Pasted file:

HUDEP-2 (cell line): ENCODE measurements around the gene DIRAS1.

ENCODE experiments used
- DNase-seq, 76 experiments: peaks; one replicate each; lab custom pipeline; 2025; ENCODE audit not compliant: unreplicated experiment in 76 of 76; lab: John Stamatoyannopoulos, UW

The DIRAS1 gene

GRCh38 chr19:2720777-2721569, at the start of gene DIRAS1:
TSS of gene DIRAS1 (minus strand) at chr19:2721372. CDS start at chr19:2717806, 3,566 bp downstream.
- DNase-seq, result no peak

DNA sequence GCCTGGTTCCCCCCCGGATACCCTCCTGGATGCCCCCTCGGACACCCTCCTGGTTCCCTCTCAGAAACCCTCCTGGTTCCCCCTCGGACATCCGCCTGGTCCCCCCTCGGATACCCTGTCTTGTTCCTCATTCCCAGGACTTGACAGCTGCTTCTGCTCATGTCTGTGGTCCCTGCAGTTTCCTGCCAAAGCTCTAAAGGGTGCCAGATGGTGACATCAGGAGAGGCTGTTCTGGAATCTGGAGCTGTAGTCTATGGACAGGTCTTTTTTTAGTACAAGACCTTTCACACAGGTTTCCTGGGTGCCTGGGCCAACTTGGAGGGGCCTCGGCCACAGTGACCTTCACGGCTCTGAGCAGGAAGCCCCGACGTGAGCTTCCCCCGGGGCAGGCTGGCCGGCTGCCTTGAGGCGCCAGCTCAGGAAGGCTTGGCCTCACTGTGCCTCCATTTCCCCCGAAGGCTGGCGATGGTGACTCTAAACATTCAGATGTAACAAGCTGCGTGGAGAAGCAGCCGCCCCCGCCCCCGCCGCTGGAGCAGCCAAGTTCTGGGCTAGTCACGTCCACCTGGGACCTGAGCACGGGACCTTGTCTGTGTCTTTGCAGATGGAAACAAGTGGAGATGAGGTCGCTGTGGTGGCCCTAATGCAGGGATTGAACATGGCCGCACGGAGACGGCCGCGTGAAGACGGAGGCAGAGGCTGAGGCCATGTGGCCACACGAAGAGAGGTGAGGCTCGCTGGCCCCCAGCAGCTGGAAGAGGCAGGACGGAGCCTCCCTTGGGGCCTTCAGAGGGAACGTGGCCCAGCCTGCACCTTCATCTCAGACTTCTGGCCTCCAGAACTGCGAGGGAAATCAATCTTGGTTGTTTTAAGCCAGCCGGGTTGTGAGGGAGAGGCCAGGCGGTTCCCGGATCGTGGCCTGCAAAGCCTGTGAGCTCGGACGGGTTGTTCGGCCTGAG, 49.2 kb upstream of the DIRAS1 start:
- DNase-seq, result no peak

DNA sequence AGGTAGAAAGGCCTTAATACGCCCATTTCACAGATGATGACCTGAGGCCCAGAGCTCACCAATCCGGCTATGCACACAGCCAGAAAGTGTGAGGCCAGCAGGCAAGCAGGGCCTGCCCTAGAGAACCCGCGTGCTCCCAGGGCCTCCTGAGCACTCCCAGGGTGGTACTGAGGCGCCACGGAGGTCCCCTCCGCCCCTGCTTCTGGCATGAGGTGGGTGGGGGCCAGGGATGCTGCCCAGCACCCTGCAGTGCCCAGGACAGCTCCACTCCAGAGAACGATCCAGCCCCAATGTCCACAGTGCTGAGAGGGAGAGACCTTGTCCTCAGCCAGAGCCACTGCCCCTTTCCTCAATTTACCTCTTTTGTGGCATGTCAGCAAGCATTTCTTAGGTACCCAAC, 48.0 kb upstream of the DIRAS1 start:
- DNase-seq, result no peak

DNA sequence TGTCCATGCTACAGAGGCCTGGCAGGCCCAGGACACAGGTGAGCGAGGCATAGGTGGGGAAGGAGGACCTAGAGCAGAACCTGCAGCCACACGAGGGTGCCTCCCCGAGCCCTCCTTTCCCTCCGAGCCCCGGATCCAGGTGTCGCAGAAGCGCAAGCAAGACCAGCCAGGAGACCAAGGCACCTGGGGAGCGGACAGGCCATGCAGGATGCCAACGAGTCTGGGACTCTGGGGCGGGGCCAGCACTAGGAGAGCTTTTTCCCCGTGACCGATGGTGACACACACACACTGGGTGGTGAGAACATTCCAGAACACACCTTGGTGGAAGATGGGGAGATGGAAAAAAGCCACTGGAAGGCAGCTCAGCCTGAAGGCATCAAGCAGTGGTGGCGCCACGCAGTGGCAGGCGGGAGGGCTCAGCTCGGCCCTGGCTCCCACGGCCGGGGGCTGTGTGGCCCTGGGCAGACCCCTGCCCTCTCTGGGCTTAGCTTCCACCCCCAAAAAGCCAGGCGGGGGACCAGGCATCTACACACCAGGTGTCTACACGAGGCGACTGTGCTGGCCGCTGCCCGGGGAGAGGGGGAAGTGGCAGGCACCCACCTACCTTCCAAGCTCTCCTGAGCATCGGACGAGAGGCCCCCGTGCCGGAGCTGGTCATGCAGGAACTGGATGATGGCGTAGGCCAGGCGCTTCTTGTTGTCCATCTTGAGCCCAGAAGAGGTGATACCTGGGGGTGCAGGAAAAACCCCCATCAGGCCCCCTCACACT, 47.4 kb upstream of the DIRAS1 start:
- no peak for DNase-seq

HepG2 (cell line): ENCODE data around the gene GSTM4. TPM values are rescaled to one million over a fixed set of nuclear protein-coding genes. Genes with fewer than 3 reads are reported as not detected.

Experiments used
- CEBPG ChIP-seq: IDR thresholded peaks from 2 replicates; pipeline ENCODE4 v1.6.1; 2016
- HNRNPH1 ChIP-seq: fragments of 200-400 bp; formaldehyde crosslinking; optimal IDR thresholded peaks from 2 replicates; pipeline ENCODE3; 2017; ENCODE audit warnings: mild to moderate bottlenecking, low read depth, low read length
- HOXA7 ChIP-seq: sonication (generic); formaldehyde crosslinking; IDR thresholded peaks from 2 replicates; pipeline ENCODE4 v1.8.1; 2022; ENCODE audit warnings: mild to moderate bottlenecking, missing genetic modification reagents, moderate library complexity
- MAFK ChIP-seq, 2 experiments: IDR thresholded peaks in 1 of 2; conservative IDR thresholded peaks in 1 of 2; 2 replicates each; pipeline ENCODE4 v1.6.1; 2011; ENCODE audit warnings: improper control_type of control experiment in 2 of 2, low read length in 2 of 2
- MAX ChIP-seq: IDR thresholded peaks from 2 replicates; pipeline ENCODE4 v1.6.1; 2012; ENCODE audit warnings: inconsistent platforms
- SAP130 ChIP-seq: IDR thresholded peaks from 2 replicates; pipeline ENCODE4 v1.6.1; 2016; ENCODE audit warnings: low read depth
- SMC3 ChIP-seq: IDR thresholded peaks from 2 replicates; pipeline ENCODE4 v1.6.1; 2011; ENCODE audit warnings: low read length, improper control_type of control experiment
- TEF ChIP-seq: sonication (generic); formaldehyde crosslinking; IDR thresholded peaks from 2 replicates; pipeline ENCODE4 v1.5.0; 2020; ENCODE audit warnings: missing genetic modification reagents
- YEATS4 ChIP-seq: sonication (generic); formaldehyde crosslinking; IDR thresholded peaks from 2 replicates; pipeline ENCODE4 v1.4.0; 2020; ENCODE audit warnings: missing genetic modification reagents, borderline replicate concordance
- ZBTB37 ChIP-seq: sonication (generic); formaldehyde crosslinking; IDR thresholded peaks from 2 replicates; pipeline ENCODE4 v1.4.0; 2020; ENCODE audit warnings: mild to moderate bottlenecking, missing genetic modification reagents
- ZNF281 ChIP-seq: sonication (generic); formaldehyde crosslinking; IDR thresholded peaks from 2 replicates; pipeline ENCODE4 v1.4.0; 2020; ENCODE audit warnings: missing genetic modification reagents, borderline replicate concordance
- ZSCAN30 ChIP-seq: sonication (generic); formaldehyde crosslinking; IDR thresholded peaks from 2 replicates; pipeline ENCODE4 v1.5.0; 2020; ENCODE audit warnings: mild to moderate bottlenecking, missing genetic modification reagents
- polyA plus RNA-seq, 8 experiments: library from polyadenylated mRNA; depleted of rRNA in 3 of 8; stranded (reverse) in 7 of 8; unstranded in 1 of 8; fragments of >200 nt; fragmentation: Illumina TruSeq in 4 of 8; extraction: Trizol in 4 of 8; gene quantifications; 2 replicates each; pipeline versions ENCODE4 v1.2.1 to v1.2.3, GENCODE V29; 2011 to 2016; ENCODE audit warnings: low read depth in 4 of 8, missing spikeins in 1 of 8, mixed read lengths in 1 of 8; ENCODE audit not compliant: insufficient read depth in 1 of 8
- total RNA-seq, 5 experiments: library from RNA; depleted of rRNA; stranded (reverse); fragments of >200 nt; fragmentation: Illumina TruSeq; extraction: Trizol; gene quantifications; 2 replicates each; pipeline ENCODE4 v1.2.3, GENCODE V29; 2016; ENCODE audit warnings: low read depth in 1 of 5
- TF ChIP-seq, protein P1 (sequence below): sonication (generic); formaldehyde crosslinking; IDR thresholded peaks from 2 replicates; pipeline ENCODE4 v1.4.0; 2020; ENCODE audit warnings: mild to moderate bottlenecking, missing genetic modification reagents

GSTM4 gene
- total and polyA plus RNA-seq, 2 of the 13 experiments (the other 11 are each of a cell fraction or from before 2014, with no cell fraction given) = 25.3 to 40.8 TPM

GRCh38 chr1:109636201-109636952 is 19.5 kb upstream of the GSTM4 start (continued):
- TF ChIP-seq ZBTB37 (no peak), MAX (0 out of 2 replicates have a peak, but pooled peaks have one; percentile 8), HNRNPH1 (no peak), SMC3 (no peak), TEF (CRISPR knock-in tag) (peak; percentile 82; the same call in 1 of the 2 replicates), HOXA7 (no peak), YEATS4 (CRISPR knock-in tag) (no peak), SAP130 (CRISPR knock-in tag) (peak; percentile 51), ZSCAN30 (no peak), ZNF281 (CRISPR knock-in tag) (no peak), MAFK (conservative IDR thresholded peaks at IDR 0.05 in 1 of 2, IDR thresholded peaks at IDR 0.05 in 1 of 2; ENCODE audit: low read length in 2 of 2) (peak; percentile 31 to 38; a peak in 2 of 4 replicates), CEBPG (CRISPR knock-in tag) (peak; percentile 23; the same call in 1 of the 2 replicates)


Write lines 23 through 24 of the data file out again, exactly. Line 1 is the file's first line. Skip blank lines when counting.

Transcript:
- TEF ChIP-seq: sonication (generic); formaldehyde crosslinking; IDR thresholded peaks from 2 replicates; pipeline ENCODE4 v1.5.0; 2020; ENCODE audit warnings: missing genetic modification reagents
- YEATS4 ChIP-seq: sonication (generic); formaldehyde crosslinking; IDR thresholded peaks from 2 replicates; pipeline ENCODE4 v1.4.0; 2020; ENCODE audit warnings: missing genetic modification reagents, borderline replicate concordance